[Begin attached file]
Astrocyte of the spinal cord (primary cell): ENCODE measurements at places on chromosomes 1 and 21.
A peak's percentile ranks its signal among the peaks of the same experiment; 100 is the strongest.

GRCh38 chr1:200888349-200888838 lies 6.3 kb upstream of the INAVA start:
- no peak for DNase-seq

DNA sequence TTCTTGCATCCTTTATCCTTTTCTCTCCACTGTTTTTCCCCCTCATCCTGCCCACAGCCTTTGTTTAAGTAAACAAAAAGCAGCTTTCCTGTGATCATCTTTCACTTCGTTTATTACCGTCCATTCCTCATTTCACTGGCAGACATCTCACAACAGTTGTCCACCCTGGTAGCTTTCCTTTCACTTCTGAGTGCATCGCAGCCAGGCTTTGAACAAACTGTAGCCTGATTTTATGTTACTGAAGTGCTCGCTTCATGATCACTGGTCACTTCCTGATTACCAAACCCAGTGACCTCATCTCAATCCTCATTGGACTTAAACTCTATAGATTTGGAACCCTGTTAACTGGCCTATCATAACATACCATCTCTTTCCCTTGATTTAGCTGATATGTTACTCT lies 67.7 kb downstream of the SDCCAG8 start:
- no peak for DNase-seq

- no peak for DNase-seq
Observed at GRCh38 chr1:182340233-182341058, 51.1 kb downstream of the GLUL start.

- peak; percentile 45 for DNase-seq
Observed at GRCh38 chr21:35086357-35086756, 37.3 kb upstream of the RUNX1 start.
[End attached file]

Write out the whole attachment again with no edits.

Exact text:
Astrocyte of the spinal cord (primary cell): ENCODE measurements at places on chromosomes 1 and 21.
A peak's percentile ranks its signal among the peaks of the same experiment; 100 is the strongest.

GRCh38 chr1:200888349-200888838 lies 6.3 kb upstream of the INAVA start:
- no peak for DNase-seq

DNA sequence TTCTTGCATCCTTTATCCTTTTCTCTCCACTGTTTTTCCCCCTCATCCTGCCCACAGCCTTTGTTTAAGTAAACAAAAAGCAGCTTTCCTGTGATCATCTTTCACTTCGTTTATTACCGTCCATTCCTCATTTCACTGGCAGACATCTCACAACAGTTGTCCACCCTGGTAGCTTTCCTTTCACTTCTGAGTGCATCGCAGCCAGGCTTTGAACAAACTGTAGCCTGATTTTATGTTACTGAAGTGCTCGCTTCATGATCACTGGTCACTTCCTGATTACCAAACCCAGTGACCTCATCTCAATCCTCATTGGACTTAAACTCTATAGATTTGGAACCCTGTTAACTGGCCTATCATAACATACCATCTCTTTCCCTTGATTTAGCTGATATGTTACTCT lies 67.7 kb downstream of the SDCCAG8 start:
- no peak for DNase-seq

- no peak for DNase-seq
Observed at GRCh38 chr1:182340233-182341058, 51.1 kb downstream of the GLUL start.

- peak; percentile 45 for DNase-seq
Observed at GRCh38 chr21:35086357-35086756, 37.3 kb upstream of the RUNX1 start.